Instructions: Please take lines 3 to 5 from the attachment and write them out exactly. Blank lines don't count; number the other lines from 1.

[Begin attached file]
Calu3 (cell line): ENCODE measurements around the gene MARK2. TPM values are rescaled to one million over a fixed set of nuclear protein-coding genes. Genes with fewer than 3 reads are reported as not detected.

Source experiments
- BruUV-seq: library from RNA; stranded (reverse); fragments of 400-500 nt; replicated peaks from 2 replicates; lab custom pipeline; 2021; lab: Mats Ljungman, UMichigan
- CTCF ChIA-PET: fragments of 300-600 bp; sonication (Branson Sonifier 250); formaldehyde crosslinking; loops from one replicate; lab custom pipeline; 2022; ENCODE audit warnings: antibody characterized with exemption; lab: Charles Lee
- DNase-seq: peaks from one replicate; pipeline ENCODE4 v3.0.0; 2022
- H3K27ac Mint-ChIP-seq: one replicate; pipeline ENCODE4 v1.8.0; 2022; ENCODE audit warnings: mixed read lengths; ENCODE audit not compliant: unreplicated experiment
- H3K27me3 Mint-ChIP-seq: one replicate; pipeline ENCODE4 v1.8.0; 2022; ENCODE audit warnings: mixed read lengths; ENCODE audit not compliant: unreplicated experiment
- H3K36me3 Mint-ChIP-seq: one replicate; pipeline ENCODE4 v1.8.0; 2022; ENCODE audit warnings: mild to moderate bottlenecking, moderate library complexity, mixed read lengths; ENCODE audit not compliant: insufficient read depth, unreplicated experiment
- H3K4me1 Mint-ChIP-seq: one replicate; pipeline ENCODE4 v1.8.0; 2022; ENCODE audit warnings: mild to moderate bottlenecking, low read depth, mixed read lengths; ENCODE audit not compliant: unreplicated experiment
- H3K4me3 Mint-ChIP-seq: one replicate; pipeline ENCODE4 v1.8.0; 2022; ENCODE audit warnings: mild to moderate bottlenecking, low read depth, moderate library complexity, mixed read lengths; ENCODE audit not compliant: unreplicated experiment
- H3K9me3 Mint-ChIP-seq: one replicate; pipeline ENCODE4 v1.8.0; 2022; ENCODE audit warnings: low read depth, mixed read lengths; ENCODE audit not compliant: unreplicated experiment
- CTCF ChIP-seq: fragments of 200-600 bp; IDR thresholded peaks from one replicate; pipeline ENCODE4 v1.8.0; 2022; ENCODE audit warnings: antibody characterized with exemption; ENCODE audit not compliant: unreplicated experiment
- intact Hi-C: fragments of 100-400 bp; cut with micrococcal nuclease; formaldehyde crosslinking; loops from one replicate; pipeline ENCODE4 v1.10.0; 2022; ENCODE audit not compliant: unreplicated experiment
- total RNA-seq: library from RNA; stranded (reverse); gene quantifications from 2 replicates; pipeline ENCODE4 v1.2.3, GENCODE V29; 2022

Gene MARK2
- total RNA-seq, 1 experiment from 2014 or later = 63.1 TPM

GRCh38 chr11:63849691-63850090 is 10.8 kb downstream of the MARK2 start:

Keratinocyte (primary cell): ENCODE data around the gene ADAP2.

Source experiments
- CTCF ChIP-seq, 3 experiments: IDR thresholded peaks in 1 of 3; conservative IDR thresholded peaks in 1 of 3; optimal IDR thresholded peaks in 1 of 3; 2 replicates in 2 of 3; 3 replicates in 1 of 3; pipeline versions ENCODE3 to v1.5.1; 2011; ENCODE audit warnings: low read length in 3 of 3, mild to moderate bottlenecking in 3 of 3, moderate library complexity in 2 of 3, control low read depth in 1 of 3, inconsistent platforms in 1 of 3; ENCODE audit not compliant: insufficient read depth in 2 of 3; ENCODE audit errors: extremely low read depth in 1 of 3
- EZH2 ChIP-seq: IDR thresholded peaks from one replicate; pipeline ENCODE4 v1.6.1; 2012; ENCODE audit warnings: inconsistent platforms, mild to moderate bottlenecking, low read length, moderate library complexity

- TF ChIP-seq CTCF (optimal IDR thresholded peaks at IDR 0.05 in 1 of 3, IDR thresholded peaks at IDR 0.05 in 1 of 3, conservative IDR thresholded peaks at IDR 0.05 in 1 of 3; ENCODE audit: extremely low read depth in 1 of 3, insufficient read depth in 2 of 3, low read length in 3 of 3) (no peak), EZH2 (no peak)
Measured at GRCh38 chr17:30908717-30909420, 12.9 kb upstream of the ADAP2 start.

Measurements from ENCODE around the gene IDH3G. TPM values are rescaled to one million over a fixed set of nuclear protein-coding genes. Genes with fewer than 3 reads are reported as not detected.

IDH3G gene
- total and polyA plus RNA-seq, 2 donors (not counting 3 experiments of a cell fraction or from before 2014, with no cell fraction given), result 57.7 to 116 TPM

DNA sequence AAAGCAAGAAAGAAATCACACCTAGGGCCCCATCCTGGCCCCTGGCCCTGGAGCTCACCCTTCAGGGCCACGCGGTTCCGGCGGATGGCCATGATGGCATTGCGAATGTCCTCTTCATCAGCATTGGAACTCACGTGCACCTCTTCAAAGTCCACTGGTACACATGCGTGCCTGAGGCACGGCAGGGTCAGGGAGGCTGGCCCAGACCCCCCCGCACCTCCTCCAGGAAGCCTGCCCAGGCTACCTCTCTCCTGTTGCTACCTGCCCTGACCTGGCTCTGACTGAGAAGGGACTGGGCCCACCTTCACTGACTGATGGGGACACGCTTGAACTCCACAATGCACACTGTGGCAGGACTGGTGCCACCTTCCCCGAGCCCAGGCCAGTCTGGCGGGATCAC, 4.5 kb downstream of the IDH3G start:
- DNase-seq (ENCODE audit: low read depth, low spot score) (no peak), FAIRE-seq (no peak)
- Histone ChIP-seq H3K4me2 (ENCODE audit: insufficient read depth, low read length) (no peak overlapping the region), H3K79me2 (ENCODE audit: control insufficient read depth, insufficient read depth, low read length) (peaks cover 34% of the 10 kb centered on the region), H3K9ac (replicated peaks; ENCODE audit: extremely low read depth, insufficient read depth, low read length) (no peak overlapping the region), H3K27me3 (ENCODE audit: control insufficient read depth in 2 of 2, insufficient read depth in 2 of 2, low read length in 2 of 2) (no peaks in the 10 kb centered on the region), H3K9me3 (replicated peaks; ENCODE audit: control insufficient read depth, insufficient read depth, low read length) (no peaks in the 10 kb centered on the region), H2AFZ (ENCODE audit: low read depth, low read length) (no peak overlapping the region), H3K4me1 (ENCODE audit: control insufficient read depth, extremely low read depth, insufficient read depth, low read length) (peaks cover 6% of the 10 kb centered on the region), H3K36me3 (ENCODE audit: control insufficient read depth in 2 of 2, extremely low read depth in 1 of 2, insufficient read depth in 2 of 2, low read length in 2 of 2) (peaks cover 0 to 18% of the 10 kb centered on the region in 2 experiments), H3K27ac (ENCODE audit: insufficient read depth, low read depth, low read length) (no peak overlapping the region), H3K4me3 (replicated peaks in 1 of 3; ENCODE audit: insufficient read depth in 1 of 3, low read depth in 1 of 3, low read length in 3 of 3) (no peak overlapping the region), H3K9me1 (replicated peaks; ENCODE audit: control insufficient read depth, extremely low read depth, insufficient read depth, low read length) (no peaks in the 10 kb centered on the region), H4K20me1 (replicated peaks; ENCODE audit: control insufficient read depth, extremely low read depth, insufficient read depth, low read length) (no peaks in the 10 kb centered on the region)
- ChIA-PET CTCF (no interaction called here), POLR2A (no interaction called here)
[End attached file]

- BruUV-seq: library from RNA; stranded (reverse); fragments of 400-500 nt; replicated peaks from 2 replicates; lab custom pipeline; 2021; lab: Mats Ljungman, UMichigan
- CTCF ChIA-PET: fragments of 300-600 bp; sonication (Branson Sonifier 250); formaldehyde crosslinking; loops from one replicate; lab custom pipeline; 2022; ENCODE audit warnings: antibody characterized with exemption; lab: Charles Lee
- DNase-seq: peaks from one replicate; pipeline ENCODE4 v3.0.0; 2022